This year, the annual YorkU Faculty of Education Summer Institute (FESI) has partnered with the Réseau de Savoir sur l’Équité/Equity Knowledge Network (RSEKN). The Institute, entitled Realities In Data: Who counts … What counts … Who’s counting? will focus on identity-based data collection, integration and reporting in education. The two-day event will address one of four priorities articulated in Ontario’s Education Equity Action Plan to explore the role of identity-based data in uncovering systemic barriers—specifically, the relationships between such data, student access, engagement, achievement and well-being. Posted on the FESI 2018 website are two guiding discussion questions for the conference.
Day 1: “What are the present and historical challenges, opportunities, tensions and paradoxes of collecting, integrating and reporting on identity-based data?”
Day 2: “How has identity-based data been mobilized to support students access, engagement, achievement and well-being?”
“We do not focus the conversation on the ‘marginalized students’ and how to ‘fix’ those students”, says Jack Nigro, superintendent of First Nations Métis and Inuit Education at the Kawartha Pine Ridge District School Board. “We look at it from the perspective of the system: Does it serve these students adequately?”
“We do not come together and say, ‘oh, if they only did this, they would be so much more successful. The focus is more. If we, as a system, only did these things differently, to better recognize societal conditions and reasons for marginalization, we could serve students better, giving them a better shot at success.”
One example Nigro shares is how the Toronto District School Board collects systemic data and notices trends and patterns. Certain groups of students like Hispanic and black students do not achieve at the same rate as other students, he notes. Some groups of students are suspended more often than others. Other groups of students are over-represented in special education classes.
“Data collection has the potential to provide great insights to everyone who has a stake in education; however, data collection may also categorize, label and further marginalize individuals,” says YorkU Faculty of Education Practicum Coordinator Diane Vetter. “Focused conversation on ethical and socially just use of data is imperative when analyzing the huge amount of data available in the digital world.”
Vidya Shah, an assistant professor, at YorkU’s Faculty of Education and GTA Regional Team Lead for RSEKN adds, “there are further notable gaps in graduation rates for black students and Indigenous students, as well.”
“FESI and other conversations about identity-based data collection allow us to build awareness of who is most marginalized in, and by, the system. It further provides political and instructional will for educators and organizations to engage in systemic restructuring and learning so that we do not ignore the problems, nor blame students, their families or communities for them.”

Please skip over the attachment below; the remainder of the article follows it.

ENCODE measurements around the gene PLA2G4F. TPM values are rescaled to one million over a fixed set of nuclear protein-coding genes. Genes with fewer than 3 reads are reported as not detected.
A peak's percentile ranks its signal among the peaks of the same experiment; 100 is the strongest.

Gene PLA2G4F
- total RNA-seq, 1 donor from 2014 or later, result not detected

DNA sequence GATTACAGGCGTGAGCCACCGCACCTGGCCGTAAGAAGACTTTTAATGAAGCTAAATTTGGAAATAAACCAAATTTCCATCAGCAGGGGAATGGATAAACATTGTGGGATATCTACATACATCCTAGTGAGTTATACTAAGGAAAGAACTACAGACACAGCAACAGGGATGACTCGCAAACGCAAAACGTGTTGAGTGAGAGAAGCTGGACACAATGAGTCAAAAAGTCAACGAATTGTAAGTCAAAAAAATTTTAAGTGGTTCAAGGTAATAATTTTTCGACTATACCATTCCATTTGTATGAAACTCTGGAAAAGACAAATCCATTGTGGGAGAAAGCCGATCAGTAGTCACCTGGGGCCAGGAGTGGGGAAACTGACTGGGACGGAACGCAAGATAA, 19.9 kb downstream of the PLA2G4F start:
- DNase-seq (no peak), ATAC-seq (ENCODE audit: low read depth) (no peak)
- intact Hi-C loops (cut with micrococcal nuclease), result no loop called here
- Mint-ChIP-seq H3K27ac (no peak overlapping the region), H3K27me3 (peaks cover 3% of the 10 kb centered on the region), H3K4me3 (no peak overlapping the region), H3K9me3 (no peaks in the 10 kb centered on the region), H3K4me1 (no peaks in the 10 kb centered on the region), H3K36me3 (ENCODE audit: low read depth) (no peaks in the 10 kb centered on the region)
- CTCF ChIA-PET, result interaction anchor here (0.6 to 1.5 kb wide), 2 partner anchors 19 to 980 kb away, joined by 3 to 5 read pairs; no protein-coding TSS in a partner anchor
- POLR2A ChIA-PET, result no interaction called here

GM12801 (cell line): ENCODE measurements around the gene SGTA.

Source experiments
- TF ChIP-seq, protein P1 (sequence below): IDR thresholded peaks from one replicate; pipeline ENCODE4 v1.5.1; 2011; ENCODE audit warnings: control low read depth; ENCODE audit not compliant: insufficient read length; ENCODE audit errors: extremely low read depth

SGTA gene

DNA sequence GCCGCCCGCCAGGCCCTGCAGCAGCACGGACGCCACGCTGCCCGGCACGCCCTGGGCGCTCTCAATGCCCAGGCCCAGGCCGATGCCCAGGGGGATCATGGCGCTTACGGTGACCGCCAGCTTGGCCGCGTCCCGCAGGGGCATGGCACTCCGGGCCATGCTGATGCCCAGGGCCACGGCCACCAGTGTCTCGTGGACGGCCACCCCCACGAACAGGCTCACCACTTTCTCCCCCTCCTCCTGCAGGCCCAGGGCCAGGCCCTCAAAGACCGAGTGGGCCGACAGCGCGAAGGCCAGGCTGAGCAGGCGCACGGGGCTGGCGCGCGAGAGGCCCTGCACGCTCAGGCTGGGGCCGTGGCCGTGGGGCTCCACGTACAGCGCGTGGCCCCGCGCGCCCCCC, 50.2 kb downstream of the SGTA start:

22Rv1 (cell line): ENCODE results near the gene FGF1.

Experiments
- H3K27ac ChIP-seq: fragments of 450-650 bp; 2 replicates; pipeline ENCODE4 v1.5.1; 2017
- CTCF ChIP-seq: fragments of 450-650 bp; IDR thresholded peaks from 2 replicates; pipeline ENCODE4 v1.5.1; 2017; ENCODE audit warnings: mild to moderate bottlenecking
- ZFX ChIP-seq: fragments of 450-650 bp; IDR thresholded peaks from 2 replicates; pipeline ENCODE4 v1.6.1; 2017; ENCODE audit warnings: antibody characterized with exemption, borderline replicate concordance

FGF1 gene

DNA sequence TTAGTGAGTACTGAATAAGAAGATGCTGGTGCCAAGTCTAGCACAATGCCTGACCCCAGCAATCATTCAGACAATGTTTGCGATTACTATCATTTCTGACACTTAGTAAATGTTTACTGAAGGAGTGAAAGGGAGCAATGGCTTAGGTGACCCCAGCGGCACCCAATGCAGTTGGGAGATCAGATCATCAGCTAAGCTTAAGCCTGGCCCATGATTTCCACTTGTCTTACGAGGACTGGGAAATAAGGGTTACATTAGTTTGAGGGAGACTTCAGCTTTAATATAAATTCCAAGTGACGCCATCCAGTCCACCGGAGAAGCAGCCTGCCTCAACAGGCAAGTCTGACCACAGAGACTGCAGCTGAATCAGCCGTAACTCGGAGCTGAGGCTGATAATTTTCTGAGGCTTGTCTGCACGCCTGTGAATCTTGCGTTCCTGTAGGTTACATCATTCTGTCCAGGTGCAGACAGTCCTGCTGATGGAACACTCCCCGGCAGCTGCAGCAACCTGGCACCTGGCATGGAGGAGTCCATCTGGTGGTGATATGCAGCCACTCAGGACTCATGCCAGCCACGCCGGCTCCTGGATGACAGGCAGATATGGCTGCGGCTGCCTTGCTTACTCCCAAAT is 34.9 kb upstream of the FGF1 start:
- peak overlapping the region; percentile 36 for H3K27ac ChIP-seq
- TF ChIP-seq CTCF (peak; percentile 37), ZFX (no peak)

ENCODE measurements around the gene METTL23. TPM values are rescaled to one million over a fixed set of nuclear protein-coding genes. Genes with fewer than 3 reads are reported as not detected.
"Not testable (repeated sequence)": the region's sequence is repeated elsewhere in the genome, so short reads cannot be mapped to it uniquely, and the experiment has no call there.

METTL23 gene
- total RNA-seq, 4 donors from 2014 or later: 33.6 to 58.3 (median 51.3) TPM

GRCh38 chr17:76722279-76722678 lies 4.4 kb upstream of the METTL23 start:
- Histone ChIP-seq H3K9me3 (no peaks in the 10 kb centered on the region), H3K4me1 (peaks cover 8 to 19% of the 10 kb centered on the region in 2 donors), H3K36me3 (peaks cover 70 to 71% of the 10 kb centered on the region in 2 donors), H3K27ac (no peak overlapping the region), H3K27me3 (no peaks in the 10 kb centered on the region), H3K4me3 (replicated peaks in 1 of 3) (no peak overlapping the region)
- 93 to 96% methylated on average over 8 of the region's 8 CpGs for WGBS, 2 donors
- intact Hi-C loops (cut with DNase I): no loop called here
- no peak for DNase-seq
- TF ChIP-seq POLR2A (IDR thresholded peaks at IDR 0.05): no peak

Naturally, school boards are at varying levels in their readiness with this kind of work. During the previous Wynne government, however, the province had made it a priority for all school boards to collect, integrate and report identity-based data, as outlined in the Ontario Education Equity Action Plan.
“FESI is really about recognizing that, as systems, we do not have the answers. If we did, our schools would look very different,” Shah says. “We wouldn’t have students who are excluded from educational spaces and activities. We wouldn’t have students dropping out or being pushed out at rates that are unconscionable. We need multiple voices and perspectives of community partners and agencies, families, educators, academics and the Ministry of Education to think about these very complex problems and take action collectively.”
“This is the type of data that, when collected, reveals major trends,” Nigro says. “The fact that only one or two boards in the province collect this data is a problem. In the world of demographic data collection, we say: ‘No data, No problem, No action.’”
As part of its knowledge mobilization plan, FESI is looking to create 3-5 page monographs this year: research briefs that take extensive research on particular topics and translate and disseminate it into language accessible for all to understand. Monographs will be based on identity-based data and will discuss the politics and pedagogy of the five attending stakeholder groups: English school boards; French school boards; parents and community partners; educators; and students.
“We want to help communities understand the power they have in making a change,” said Shah. “The power really does lie with the parents, communities and students, and that is a very important part of this process, and of the conversation.”
This year’s conference is expected to attract 250 participants and welcomes all members of Ontario’s education community to contribute to the conversation. For more information, visit the Summer Institute website.
Written by Dennis Bayazitov